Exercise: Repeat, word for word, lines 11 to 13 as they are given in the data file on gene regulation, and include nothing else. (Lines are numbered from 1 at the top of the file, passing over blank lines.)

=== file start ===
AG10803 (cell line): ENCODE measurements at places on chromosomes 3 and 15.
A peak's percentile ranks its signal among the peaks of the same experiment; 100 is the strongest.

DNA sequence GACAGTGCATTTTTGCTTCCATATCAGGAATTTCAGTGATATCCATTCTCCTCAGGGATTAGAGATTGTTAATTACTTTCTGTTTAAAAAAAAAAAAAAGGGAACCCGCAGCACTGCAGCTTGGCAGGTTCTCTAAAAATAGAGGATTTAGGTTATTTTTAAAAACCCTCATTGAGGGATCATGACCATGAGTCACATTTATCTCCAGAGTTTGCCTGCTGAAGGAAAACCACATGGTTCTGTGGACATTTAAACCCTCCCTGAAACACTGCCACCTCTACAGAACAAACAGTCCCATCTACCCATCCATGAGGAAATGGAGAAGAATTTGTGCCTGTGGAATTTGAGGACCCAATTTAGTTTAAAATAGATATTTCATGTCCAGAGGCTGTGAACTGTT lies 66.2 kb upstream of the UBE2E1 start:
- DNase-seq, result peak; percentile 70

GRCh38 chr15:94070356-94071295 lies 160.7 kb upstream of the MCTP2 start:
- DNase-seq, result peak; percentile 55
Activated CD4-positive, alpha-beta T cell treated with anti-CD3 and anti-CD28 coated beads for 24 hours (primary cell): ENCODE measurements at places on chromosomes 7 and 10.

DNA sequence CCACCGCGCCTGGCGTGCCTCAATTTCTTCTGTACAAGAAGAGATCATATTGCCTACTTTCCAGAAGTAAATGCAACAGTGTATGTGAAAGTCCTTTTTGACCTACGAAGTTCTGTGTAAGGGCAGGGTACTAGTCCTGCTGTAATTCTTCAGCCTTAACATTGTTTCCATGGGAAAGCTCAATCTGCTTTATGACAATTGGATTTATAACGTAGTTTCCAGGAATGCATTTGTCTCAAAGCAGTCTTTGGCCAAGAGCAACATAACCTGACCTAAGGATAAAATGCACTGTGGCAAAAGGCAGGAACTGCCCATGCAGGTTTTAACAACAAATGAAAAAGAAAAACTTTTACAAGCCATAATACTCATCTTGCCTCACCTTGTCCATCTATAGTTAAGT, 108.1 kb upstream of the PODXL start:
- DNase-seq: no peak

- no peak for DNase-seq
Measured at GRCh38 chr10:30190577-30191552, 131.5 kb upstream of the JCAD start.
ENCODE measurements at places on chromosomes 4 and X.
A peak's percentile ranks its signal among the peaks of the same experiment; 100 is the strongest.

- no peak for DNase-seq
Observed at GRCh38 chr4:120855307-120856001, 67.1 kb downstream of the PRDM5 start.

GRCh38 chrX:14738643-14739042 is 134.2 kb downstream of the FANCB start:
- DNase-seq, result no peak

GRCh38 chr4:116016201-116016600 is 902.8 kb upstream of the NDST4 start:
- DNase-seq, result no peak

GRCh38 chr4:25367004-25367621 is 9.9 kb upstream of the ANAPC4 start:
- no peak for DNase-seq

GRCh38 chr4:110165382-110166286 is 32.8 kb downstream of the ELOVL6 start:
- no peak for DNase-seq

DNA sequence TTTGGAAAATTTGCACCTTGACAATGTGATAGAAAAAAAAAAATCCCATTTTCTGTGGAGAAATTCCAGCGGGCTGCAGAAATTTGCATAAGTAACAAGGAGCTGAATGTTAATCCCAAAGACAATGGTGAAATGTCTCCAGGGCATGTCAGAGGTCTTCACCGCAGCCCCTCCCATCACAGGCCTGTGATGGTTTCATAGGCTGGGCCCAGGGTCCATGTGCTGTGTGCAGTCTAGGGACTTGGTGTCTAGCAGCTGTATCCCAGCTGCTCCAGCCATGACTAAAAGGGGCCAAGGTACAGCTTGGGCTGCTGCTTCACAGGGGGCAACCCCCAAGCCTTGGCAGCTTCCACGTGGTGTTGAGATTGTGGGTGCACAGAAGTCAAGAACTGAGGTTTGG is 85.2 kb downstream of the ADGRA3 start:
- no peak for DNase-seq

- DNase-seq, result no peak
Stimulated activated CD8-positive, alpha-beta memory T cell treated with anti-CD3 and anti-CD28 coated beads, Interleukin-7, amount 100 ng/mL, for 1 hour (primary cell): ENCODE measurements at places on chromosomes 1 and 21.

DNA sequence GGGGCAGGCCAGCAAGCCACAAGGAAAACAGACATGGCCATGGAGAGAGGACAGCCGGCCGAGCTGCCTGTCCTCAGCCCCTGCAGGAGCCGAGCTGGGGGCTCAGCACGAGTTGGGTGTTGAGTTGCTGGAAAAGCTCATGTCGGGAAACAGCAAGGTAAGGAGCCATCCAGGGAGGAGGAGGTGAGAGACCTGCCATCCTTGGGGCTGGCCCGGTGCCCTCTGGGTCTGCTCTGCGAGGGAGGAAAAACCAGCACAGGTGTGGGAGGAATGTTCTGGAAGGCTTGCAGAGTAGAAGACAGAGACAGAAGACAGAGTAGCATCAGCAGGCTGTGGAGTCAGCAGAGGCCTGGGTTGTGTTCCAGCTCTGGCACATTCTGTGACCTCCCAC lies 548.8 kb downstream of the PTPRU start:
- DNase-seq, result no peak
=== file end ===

Measured at GRCh38 chr10:30190577-30191552, 131.5 kb upstream of the JCAD start.
ENCODE measurements at places on chromosomes 4 and X.
A peak's percentile ranks its signal among the peaks of the same experiment; 100 is the strongest.